5. Significant hail, lightning possible today, tonight for Joplin area, tornado risk decreasing

6. Storm damage closes Fir Road entrance to Carl Junction

7. Joplin Police Department Arrests May 22-23

8. Jasper County Dissolution of Marriage Petitions

9. Highway Patrol Arrests May 24-25

10. Neosho man taken to Mercy Springfield after being seriously injured in fiery accident

Inside Joplin Obituaries

1, Timothy Sprenkle

2. Donald Patterson

3. Tara Miksell

4. Kenneth Bentlage

5. Richard Packer

6. Connie Riddle

7. Dianne Jones

8. Maria Martinez

9. Robert Wallace

10. Tom Elliott

Nancy Hughes: Don't wave off the warning

“These things happened to them as examples and were written down as
warnings for us, on whom the fulfillment of the ages has come.”
I Corinthians 10:11 (NIV)


“What in the world is going on?” I thought to myself the other day as I watched arms waving from car after car as drivers tried frantically to flag down a woman in a little red van getting ready to pull onto the interstate.

A few seconds later I spotted the reason: a big coffee mug and an even bigger camera were hitching a ride on the roof of the van. The woman behind the wheel kept driving, completely oblivious to the people trying to help the “hitchhikers” on her roof avoid a messy and disastrous end to their ride.

She finally glanced at the drivers but, ignoring their frantic waving and gesturing, she simply smiled, waved back . . . and drove on. Somewhere down the highway as she picked up speed, the coffee mug and camera would fly off the van roof and smash into the highway.

Had she simply stopped long enough to see why the drivers were gesturing toward the top of her van, she would have immediately realized that they were trying to warn her of a sure catastrophe.










God’s Word is full of warnings and caution signs designed to “flag us down” before we, like the van driver, are faced with certain disaster. He knows that decisions and choices that we make as Christians will not be welcomed by those in the world and He continually warns us to hold on to His Word when we feel overwhelmed, vulnerable and weak.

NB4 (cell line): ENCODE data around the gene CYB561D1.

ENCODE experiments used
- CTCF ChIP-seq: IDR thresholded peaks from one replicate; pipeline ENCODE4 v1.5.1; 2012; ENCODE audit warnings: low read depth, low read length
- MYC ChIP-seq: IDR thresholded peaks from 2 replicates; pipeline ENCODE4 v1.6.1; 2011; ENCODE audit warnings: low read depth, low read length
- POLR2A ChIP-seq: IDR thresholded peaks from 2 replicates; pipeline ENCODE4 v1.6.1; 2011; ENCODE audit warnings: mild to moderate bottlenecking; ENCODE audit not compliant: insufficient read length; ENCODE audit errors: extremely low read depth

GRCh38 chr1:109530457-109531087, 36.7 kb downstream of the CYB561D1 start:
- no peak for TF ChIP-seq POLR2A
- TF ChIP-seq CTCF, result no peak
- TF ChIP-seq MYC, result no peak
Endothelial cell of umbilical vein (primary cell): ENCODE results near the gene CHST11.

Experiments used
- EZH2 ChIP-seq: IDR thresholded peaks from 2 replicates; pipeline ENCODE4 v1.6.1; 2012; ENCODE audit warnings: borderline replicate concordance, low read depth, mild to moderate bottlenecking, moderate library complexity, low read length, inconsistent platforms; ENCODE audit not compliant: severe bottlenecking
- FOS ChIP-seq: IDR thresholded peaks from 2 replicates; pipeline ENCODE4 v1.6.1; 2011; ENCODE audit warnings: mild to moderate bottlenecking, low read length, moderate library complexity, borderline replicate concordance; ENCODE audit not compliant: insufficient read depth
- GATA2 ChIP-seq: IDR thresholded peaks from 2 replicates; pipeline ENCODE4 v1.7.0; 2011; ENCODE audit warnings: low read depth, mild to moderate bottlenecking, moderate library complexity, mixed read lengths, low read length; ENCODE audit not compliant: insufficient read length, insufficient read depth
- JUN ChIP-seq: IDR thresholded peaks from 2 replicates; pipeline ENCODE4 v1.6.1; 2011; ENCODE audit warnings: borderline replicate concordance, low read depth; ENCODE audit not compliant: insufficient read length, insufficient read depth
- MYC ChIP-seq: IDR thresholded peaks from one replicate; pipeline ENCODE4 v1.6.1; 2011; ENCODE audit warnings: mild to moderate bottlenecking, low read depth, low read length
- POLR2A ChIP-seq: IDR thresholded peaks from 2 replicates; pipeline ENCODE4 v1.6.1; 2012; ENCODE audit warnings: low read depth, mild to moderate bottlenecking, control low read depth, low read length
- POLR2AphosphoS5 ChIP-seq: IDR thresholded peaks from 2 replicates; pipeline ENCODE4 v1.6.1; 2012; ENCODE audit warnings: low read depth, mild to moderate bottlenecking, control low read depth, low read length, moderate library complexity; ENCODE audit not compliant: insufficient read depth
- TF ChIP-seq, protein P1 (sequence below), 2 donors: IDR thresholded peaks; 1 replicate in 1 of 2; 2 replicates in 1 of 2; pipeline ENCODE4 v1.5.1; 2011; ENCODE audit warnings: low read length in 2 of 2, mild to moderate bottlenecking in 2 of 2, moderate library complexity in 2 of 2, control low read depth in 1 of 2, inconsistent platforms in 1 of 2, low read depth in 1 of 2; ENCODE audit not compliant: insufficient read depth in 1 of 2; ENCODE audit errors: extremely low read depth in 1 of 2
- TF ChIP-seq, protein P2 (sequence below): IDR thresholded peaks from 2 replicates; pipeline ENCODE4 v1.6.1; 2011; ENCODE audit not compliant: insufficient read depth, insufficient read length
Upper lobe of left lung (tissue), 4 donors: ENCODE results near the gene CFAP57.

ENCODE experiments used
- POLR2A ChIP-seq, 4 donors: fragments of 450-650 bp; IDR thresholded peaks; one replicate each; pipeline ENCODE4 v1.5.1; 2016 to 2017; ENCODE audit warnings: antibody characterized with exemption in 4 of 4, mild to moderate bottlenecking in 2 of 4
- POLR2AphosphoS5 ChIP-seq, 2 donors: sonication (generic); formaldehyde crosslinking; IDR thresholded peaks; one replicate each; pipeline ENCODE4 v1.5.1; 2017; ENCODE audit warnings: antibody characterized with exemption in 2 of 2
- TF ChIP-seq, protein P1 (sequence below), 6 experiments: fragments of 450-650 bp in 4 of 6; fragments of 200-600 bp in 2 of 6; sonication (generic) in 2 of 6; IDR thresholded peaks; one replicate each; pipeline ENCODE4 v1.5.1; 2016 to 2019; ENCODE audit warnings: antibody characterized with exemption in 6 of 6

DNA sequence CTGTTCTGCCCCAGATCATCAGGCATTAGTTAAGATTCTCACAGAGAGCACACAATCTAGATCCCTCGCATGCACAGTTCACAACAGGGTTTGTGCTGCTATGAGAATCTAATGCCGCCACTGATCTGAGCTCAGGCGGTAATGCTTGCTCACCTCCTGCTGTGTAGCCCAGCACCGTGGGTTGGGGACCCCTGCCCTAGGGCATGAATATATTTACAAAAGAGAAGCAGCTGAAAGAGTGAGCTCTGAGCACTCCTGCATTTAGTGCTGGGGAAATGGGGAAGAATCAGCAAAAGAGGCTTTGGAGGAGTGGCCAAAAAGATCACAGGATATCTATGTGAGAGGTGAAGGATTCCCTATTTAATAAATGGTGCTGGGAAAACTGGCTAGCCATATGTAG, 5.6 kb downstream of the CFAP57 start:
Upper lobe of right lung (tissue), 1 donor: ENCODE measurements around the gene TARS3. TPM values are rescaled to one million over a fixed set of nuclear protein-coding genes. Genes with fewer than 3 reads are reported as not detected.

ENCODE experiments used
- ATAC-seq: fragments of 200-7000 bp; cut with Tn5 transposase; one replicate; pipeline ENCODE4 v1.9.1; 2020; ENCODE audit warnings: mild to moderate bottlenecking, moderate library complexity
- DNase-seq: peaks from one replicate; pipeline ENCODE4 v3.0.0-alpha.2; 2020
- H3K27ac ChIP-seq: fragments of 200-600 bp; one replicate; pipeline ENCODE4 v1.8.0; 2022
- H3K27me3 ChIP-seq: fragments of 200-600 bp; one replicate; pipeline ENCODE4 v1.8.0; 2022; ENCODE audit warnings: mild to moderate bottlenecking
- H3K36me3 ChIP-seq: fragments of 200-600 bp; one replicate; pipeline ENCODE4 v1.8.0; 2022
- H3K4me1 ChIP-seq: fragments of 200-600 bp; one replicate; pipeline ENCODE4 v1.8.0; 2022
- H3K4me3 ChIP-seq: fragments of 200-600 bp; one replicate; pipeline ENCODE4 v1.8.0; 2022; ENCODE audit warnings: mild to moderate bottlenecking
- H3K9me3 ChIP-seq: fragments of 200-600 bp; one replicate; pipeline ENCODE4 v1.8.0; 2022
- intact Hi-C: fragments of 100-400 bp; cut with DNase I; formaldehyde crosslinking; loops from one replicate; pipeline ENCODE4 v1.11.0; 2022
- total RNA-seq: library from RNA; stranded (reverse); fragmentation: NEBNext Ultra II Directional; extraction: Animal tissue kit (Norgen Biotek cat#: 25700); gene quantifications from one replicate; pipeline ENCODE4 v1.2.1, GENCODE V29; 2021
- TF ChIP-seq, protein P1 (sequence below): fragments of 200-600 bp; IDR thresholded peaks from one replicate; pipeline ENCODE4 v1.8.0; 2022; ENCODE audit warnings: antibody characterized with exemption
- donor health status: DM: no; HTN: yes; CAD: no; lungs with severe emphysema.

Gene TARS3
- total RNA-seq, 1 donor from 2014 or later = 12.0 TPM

He also knows that our enemy will always be on the attack and we cannot let up for a single minute as we guard against him. We are told in I Peter 5:8 to “Be self-controlled and alert. Your enemy the devil prowls around like a roaring lion looking for someone to devour.” Now that is a warning we all need to heed!

Just as an earthly father warns his children about dangers around them, how much more our Heavenly Father continually cautions us to keep our focus on Him as He points us in the right direction for our lives.

And if we don’t heed His warnings? If we ignore all His attempts to get our attention? Then we will face the consequences of deciding to smile, wave and continue down the path we have chosen.

I urge you today not to ignore the “waving arms” in your path. They may be counsel from a Godly Christian friend or a devotional you read one morning or a verse in the Bible that speaks to your heart. No matter the form they may take, please recognize them as our Father’s longing to “flag us down” and direct our paths away from flying mugs and cameras.

Father, how many times have I raced ahead and not heeded your warnings in my life. And how many times could a bad decision have been averted if only I had looked to you. Please help me to spend time in your Word and to seek your will in my life. In Jesus’ Name. Amen.

R.A.P. it up . . .


Reflect

Can you think of a time in which you felt the Lord placing warning signs in your path but you still went ahead with your plans?

What were your reasons for ignoring those warning signs? What was the result?

Apply

Ask a Godly prayer warrior who is continually in the Word to be an accountability partner with you and to pray with you as decisions require answers in your life.

Keep a prayer journal of Scripture that encourages you to seek the Lord in all areas of your life before making important decisions.

Power

I Corinthians 10:11 (NIV) “These things happened to them as examples and were written down as warnings for us, on whom the fulfillment of the ages has come.”

I Corinthians 4:14 (NIV) “I am not writing this to shame you, but to warn you, as my dear children.”